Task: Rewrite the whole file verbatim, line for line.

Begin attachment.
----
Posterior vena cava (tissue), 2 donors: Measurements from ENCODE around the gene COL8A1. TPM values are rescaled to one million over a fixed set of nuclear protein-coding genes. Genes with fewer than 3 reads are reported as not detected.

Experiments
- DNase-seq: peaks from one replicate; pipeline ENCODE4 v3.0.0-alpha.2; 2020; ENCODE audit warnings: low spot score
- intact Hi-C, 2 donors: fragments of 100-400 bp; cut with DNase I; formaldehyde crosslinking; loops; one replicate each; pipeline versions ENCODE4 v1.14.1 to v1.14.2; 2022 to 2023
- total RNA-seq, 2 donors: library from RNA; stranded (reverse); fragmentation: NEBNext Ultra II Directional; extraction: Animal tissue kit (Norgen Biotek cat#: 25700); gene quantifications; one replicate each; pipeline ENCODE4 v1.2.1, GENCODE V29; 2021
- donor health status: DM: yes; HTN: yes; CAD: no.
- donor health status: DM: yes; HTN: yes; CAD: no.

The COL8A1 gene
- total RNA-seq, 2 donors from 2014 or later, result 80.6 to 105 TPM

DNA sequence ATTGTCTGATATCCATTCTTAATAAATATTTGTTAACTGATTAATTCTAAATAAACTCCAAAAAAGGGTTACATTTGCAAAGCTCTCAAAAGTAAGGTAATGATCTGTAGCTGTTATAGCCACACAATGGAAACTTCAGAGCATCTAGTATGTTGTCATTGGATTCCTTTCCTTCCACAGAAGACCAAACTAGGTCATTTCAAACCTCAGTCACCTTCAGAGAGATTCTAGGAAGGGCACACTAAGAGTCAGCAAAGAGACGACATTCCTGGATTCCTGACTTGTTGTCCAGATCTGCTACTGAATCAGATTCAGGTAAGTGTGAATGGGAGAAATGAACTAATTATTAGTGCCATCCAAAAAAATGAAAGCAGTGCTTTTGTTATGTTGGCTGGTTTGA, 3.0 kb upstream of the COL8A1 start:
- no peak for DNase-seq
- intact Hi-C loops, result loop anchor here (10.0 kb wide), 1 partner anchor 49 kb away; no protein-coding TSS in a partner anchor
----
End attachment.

Posterior vena cava (tissue), 2 donors: Measurements from ENCODE around the gene COL8A1. TPM values are rescaled to one million over a fixed set of nuclear protein-coding genes. Genes with fewer than 3 reads are reported as not detected.

Experiments
- DNase-seq: peaks from one replicate; pipeline ENCODE4 v3.0.0-alpha.2; 2020; ENCODE audit warnings: low spot score
- intact Hi-C, 2 donors: fragments of 100-400 bp; cut with DNase I; formaldehyde crosslinking; loops; one replicate each; pipeline versions ENCODE4 v1.14.1 to v1.14.2; 2022 to 2023
- total RNA-seq, 2 donors: library from RNA; stranded (reverse); fragmentation: NEBNext Ultra II Directional; extraction: Animal tissue kit (Norgen Biotek cat#: 25700); gene quantifications; one replicate each; pipeline ENCODE4 v1.2.1, GENCODE V29; 2021
- donor health status: DM: yes; HTN: yes; CAD: no.
- donor health status: DM: yes; HTN: yes; CAD: no.

The COL8A1 gene
- total RNA-seq, 2 donors from 2014 or later, result 80.6 to 105 TPM

DNA sequence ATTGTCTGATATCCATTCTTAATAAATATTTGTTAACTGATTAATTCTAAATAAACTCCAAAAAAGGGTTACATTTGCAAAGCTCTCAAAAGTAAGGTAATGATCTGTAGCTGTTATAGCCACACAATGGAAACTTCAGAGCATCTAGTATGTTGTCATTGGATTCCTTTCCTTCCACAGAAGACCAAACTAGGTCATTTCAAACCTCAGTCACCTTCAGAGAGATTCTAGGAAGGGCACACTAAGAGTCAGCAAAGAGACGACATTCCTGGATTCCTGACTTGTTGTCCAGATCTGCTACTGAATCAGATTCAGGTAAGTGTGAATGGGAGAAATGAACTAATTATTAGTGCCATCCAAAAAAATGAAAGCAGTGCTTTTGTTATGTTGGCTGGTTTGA, 3.0 kb upstream of the COL8A1 start:
- no peak for DNase-seq
- intact Hi-C loops, result loop anchor here (10.0 kb wide), 1 partner anchor 49 kb away; no protein-coding TSS in a partner anchor